Burlesque is back, thanks in no small measure to the success of “Moulin Rouge,” and choreographer Robin Antin’s cabaret act “Pussycat Dolls Live,” which had its beginnings at the Viper Room in 1995, seems to be in the perfect position to capitalize on the trend. Seems, though, is the operative word, because this act, playing for four consecutive Thursdays at the Roxy on the Sunset Strip, is all energy and effort with no impact, all atmosphere with no earthiness, all heavy breathing with no… well, you get the point. Most shockingly, given the bevy of leggy sirens lead by “special guest star” Carmen Electra, is the fact that it’s so lacking in sexiness.
Antin and the show’s director, Kristin Hanggi, attempt to re-create the bohemian feel of a 1920s club. Two beauties in black lingerie sit on swings on either side of the stage, while a gaggle of sailor boys express their hormonal urges in what comes off as a lust-track to accompany the production numbers. The boys are really a big mistake, injecting a layer of affectation between the pussycats and the audience. Carmen and her clan, tightly trussed in fishnet stockings, bustiers and boas, perform to them rather than the crowd, and their incessant hooting only makes the goings-on feel even more fake.
The fakeness doesn’t need a whole lotta help. The music, which includes “Fever,” the “Pink Panther” theme and “Smooth Operator,” is all recorded, and there’s a lot of lip-synching. The production numbers, much of them sea-themed — for the sailors, no doubt — rely then on the movement, and the cleavage, for their vitality. Antin, as well as much of the cast, comes to this show from the world of musicvideos, which pretty much explains the thrusting hip gyrations that pass for dancing. The sloppiness of the execution makes one admire the apparent genius of musicvideo editors. The show starts out with a number set to “Big Spender,” but given the level of work here, anything that makes someone think of Bob Fosse is ill-advised.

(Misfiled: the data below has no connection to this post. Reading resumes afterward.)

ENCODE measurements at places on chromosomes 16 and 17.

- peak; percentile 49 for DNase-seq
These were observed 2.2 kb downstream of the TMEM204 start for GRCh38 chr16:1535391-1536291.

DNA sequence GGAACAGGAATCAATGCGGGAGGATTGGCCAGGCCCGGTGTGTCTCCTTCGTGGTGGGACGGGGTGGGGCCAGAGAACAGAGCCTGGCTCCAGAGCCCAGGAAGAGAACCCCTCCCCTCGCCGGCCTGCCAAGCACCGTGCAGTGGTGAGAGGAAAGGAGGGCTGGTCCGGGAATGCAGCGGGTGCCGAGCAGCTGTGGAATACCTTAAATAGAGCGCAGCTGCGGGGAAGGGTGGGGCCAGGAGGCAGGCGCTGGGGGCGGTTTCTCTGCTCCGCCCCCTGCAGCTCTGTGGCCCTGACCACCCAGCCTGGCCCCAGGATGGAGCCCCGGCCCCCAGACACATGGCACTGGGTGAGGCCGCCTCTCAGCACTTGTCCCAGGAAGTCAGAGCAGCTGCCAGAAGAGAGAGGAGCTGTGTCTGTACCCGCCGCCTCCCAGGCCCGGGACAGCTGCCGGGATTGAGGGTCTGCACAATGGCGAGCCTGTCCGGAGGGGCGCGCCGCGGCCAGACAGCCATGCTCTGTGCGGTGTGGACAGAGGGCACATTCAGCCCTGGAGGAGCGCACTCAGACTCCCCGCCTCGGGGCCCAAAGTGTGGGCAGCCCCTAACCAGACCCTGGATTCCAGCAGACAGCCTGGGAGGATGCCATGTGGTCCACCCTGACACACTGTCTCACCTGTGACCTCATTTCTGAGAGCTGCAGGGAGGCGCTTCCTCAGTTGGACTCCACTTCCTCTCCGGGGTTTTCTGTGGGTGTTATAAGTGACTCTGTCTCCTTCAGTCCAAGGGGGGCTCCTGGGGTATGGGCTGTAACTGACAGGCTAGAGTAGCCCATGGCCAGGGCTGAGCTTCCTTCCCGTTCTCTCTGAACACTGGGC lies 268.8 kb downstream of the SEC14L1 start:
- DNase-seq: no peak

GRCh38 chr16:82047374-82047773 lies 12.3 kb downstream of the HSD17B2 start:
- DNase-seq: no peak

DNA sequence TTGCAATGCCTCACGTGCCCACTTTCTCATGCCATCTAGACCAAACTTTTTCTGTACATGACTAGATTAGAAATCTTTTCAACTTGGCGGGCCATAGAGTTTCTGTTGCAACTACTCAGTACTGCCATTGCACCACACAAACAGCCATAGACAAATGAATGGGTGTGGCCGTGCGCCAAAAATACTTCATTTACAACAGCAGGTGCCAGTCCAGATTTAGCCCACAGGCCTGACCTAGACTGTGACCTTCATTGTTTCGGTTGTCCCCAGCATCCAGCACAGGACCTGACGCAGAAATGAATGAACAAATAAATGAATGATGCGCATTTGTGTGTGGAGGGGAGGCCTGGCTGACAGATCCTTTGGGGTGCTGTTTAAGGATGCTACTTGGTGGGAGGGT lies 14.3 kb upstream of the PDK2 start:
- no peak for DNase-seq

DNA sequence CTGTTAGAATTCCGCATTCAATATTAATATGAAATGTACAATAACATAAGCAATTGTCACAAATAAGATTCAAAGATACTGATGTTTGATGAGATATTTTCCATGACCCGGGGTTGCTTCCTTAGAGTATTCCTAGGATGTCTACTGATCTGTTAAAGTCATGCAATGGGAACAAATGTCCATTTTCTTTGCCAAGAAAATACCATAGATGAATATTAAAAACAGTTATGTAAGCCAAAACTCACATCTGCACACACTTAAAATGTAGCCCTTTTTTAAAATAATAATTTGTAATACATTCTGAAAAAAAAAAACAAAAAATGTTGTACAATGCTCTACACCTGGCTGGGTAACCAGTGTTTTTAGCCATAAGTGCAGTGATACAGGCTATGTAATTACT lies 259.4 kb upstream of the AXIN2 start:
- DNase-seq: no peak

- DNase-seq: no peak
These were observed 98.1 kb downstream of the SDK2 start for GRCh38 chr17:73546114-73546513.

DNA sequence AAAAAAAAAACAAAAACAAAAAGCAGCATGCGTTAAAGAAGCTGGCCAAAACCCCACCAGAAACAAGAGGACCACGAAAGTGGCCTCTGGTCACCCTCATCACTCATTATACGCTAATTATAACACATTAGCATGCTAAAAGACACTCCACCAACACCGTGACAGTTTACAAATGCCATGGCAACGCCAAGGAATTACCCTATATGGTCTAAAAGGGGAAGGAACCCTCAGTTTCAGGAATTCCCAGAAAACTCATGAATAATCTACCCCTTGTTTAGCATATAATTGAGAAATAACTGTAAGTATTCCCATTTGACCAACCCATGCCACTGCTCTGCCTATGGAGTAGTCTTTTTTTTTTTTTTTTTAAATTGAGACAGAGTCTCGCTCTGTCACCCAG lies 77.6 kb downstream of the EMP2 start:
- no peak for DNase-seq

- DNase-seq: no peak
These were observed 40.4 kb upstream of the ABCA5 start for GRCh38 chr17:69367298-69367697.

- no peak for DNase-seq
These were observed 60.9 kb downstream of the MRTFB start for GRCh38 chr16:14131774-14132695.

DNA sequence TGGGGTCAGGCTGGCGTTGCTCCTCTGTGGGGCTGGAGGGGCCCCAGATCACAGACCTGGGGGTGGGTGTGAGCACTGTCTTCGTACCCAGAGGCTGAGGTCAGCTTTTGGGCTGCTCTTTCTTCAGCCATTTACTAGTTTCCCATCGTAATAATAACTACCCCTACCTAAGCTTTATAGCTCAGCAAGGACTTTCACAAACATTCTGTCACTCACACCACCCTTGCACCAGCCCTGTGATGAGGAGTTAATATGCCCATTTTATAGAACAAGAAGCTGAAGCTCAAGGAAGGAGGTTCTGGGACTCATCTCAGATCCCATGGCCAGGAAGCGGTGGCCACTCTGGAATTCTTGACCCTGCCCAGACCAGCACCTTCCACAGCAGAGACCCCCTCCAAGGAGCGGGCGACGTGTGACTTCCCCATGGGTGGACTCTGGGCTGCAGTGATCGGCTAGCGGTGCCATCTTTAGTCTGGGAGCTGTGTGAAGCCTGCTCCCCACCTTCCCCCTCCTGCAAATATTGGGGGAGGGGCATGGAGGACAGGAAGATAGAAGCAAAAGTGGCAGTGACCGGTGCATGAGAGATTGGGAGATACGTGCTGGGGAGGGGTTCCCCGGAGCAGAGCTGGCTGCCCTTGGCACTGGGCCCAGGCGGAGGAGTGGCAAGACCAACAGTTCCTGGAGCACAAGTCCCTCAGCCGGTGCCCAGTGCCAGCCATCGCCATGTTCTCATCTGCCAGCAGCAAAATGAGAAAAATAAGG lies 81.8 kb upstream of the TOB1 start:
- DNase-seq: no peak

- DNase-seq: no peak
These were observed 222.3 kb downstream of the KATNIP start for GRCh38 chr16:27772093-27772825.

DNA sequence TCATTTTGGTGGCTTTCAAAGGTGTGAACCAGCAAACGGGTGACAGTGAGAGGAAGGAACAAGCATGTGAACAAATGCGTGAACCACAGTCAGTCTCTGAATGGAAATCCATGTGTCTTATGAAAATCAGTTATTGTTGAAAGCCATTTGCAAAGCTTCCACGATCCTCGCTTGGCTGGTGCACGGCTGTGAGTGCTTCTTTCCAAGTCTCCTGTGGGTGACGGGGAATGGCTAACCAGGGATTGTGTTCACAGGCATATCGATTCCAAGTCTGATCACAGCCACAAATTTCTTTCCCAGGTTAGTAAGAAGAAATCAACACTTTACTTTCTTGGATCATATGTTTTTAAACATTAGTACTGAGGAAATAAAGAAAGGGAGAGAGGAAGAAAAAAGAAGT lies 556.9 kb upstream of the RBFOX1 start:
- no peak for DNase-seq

There is a brief moment, at the end of the first of its four segments, that “Pussycat Dolls Live” comes well, alive, and demonstrates that, despite a lot of evidence here to the contrary, Antin does have a clever imagination. One of the dolls, Dita Von Teese, sits in a giant martini glass and wets herself with a big sponge in the shape of an olive. It’s a tasty cocktail that’s a lot better than the bland hors d’oeuvres that make up the rest of this planned hourlong show that comes to an abrupt end in 40 minutes.
On opening night, Christina Applegate was the unadvertised MC, reciting the noirishly naughty lines of Steve Antin and Joe Voci — “Inside every woman is a pussycat doll, and if you can’t find it someone else will” — with inadequate camp, empty of pizzazz. Being ribald is harder than it looks.
It’s all enough to give burlesque a bad name.